There was a time when the designer and manufacturer determined the trigger pull on a rifle. Most field guns were set with high, almost always over 5-pound, trigger pulls to avoid accidents. Custom guns were usually set much lower, at 4oz ounces to 5 pounds, to allow better accuracy. Any shooter can have a higher or lower trigger-pull thanks to adjustable triggers, depending on their individual shooting style. This only leaves one question “How do you measure the trigger-pull weight?”
Trigger pull is the amount of pressure measured in pounds needed to manipulate the trigger entirely and fire the rifle. In other words, it is the amount of force necessary to move the trigger to the rear, move the sear, and allow the hammer to fall. For more information check out our earlier article What is Trigger Pull Weight?.
There are several reasons why knowing the trigger pull is essential. The first reason is safety. Too light a trigger pull, and you may have an accidental discharge. The second is accuracy. Too heavy a trigger pull, and you will move the gun during firing. The third is to determine if the trigger-pull may need to be changed.
The goal is to have a comfortable trigger pull, easy enough for the shooter to manipulate repeatedly but not so light that it poses a danger. Usually, this is in the 1 to 5 pound range, but that is more a personal than a technical decision.
Adjusting the trigger-pull is easy on modern rifles since most are equipped with adjustable triggers. Measure the current trigger pull, adjust as per the user’s manual, and measure the new trigger weight to confirm results. Repeat the process as needed to attain the desired trigger pull.
What tools will you need?
- A small screwdriver or Allen wrench
- Trigger weight measuring device
Your owner’s manual will tell you whether you need a screwdriver or an Allen wrench. However, you will need to select a weight measuring device. There are several options from which to choose.
Standard trigger weights are the simplest in terms of technology but also the most complex and time-consuming. Hang weights from the trigger, increasing weight until the trigger is activated. Add the total weight used to determine trigger-pull weight.
Spring gauge – these devices are like the scales used by fishermen. Attach the cord hook to the trigger. Pull back on the handle until the trigger is activated and record the amount of pressure needed using the scale on the side. Rifle Basix carries a spring style pull gauge.
Digital tester– this device is like the spring gauge, except it uses a digital scale rather than a mechanical gauge to read out.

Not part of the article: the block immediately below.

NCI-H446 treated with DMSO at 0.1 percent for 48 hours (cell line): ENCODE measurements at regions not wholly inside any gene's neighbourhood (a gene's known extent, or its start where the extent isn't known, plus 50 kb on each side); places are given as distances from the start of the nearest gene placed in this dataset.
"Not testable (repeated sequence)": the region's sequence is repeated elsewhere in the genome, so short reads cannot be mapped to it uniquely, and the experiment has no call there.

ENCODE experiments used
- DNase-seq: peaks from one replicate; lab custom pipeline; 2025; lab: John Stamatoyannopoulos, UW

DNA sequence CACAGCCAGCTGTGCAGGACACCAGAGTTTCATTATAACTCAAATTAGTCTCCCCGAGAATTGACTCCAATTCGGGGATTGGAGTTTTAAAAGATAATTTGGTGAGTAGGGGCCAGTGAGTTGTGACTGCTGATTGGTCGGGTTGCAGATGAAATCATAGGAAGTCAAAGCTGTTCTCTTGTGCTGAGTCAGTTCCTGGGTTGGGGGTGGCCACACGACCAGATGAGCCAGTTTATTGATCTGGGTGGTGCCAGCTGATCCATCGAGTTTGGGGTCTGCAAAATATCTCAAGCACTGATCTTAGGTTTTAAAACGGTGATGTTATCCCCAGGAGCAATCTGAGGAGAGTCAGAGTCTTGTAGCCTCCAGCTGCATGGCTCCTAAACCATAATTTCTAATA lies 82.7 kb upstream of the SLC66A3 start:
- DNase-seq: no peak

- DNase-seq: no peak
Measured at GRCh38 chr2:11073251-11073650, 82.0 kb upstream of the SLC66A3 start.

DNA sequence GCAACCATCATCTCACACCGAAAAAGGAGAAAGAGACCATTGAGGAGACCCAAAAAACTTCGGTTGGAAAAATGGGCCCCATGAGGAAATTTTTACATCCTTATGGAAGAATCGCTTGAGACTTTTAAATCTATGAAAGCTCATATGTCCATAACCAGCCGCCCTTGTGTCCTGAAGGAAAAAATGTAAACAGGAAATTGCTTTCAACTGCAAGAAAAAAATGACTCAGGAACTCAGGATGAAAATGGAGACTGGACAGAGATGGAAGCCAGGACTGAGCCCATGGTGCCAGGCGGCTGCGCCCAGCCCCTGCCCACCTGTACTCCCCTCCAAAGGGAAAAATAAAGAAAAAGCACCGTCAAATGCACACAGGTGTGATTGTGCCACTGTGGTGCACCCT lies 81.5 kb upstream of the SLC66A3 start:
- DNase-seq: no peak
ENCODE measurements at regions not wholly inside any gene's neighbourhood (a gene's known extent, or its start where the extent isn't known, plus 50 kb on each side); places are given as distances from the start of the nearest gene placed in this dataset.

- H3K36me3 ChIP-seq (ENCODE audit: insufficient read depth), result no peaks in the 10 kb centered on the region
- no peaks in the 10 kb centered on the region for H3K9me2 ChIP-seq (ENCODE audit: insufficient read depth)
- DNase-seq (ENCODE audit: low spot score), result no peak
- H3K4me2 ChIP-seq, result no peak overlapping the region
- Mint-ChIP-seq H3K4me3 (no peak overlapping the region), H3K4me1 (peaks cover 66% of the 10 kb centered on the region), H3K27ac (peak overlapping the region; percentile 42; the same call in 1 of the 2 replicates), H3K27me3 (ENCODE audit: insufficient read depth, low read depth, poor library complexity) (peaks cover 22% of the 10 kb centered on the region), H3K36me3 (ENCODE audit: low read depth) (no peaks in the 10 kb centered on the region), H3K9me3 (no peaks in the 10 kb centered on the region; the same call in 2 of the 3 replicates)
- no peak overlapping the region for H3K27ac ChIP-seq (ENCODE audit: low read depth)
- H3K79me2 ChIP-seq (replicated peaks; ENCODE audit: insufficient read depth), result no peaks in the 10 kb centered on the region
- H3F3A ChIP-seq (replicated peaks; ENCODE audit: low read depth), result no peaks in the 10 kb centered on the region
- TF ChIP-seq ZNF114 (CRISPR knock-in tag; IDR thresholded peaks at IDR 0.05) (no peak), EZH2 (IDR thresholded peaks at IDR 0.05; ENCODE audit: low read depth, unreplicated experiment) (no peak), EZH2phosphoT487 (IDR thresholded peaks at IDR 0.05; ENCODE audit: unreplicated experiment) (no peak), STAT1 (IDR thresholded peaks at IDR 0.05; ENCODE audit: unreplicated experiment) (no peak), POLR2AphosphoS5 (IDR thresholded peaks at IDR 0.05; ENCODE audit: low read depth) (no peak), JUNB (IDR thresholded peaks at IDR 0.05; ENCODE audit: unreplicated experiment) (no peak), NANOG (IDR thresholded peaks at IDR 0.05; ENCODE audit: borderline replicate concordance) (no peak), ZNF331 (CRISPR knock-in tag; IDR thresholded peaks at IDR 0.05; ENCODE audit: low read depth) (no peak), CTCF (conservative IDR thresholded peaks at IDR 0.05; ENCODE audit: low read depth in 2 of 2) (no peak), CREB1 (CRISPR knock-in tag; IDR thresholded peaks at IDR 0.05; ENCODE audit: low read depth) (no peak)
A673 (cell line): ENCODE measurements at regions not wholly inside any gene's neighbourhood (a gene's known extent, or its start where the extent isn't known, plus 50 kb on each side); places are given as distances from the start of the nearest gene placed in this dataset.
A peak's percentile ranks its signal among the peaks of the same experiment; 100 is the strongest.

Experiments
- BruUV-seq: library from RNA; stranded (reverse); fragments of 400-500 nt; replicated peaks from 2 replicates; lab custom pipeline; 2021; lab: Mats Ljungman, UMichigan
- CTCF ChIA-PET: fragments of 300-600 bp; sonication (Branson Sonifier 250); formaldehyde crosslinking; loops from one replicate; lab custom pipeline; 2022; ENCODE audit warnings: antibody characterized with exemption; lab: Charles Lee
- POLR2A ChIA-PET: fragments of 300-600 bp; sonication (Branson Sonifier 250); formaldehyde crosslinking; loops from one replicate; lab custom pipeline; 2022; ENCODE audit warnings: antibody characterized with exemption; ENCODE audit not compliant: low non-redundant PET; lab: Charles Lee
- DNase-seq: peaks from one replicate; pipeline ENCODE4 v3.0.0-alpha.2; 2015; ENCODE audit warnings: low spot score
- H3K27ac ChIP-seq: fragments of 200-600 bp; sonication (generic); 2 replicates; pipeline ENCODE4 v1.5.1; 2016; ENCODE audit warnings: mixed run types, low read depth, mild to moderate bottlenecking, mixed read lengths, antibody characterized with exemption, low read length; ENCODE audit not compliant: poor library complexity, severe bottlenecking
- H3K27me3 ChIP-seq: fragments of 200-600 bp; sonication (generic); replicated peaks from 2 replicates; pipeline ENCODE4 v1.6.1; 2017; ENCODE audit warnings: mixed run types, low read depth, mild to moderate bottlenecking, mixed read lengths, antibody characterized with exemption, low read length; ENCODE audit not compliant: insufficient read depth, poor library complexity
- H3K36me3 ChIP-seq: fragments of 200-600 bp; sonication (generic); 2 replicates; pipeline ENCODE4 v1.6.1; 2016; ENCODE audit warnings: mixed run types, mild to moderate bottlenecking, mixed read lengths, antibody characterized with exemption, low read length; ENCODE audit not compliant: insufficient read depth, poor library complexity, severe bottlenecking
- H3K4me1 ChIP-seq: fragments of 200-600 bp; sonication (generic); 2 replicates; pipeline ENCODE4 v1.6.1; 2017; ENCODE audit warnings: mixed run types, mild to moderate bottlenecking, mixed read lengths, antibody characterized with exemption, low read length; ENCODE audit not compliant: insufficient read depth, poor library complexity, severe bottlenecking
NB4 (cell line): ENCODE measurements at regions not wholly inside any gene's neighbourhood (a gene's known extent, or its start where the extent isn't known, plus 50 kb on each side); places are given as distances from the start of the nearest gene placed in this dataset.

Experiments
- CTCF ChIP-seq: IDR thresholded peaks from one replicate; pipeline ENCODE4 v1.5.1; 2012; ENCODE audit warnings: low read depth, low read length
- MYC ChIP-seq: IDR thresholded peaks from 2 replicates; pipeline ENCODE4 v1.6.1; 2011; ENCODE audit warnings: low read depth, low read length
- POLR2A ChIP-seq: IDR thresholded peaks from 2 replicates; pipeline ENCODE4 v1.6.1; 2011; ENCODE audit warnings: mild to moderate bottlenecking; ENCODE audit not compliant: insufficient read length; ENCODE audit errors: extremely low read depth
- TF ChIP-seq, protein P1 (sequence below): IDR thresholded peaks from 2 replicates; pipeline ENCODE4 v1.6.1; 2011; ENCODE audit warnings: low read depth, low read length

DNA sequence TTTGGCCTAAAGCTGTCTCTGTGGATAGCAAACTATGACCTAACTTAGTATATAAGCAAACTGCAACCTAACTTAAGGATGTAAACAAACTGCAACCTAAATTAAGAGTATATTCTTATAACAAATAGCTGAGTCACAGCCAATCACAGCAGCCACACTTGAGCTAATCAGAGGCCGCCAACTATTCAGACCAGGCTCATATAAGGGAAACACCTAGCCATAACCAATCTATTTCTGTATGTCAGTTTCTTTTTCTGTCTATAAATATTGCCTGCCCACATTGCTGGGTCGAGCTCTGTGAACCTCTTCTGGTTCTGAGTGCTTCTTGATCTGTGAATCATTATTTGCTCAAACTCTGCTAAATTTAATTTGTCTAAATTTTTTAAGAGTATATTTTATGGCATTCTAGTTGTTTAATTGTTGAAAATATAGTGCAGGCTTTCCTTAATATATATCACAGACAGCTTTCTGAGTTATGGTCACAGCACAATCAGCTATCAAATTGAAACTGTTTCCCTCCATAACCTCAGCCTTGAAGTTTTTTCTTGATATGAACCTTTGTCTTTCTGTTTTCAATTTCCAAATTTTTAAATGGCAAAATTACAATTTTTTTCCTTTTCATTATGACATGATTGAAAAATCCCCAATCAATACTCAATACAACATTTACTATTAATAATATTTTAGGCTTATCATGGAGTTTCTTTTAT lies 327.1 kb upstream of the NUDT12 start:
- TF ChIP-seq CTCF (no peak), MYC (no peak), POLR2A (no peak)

In terms of accuracy and ease of use, it is hard to beat a digital tester. A quality tester will provide an accurate reading that can be saved and compared to other readings.
You may need to adjust your rifle’s trigger pull for several reasons.
You may have a new rifle and want to confirm the factory setting. Maybe you have added a new trigger and want to ensure its settings. Both cases are for your peace of mind rather than mechanical need.
Others are more interested in having an exact personal pull-weight on a gun, or even all their guns. This allows for easily repeatable performance shot after shot, a widespread trait among competition shooters. Before adjusting the trigger to the desired weight, you will need to measure the current trigger pull.
Finally, there may be a need to know the trigger pull due to a mechanical issue. Perhaps your firearm is experiencing a mechanical problem, such as an inconsistent trigger pull. Or a recent mechanical problem was repaired, and that repair included replacing part of the trigger group. Both situations require measuring the trigger-pull as part of the diagnosis or testing.
It is essential to ensure that your rifle’s trigger pull is within the acceptable range.
First and foremost is safety. Most shooters realize a light trigger can be dangerous, but so can a too heavy trigger. While the light trigger can go off unexpectedly, a heavy trigger pull can make a gun hard to control or require unsafe technique when firing.
Second, accuracy is the reason many shooters decide to change trigger-pull in the first place. A trigger set too high can result in unintended movement of the firearm and the reduced accuracy that goes with it.
Third, are legal considerations. Yes, some states require a minimum trigger-pull weight on personally owned firearms. Modifying the trigger-pull can result in legal troubles that no gun owner needs.
Final, there is the question of mechanics. Each firearm is a precision machine. Like any precision machine, they are designed to operate within a given set of tolerances. If one or more of those tolerances are exceeded, say a trigger pull outside the recommended range, there is more likely that over time the entire machine will fail. This may not occur on the first shot or even the 100th shot. However, eventually, the other parts will wear unnecessarily, ultimately leading to failure.
Now that you know what trigger-pull is, why it is important, and the benefits (and potential dangers of) changing the weight, it is time to do what any fun-loving gun enthusiast would do – pick up a scale and start checking all your firearms! Seriously, hopefully, this information will let you better understand how trigger-pull weight impacts your shooting and have the ability to address issues that may arise.